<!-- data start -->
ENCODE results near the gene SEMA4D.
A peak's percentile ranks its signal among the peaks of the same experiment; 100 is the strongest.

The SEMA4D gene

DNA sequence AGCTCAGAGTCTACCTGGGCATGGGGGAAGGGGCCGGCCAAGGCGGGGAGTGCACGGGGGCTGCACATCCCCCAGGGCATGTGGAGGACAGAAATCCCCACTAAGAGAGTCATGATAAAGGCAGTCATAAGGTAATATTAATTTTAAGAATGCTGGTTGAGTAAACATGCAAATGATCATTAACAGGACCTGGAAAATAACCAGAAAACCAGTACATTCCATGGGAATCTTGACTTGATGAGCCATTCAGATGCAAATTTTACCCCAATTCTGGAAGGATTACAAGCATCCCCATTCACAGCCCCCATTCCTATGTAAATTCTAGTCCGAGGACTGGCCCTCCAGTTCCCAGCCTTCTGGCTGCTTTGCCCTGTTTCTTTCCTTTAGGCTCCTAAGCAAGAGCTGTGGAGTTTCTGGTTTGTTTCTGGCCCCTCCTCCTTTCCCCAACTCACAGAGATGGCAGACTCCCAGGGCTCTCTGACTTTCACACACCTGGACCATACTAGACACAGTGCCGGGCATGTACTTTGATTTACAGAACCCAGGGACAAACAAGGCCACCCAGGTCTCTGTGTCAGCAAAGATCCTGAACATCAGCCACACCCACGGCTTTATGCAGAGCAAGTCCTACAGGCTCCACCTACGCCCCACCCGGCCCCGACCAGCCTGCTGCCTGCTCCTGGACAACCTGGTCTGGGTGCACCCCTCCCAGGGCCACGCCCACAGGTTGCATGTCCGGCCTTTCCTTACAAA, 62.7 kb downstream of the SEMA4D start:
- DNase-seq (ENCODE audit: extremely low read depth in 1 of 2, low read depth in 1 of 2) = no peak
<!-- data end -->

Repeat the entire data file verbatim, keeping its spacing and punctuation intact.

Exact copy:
ENCODE results near the gene SEMA4D.
A peak's percentile ranks its signal among the peaks of the same experiment; 100 is the strongest.

The SEMA4D gene

DNA sequence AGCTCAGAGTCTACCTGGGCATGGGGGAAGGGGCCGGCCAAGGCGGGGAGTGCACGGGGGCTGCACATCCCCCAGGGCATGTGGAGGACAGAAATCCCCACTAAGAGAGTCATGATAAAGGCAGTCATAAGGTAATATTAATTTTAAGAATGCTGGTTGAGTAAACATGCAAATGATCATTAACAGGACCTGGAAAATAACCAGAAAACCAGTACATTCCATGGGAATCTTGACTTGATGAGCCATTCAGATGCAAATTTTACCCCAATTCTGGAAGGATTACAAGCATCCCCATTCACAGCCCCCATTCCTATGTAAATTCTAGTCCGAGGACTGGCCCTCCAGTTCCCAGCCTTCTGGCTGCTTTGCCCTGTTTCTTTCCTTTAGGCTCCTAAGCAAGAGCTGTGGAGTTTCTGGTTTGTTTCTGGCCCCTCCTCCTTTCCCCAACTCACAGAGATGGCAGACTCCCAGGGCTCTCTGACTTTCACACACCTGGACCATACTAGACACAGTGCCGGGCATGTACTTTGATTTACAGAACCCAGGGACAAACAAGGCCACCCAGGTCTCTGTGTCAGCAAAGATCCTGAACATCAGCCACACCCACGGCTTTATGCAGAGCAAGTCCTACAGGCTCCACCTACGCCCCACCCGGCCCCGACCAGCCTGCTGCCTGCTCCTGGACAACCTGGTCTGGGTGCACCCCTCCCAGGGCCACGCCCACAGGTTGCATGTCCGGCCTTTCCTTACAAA, 62.7 kb downstream of the SEMA4D start:
- DNase-seq (ENCODE audit: extremely low read depth in 1 of 2, low read depth in 1 of 2) = no peak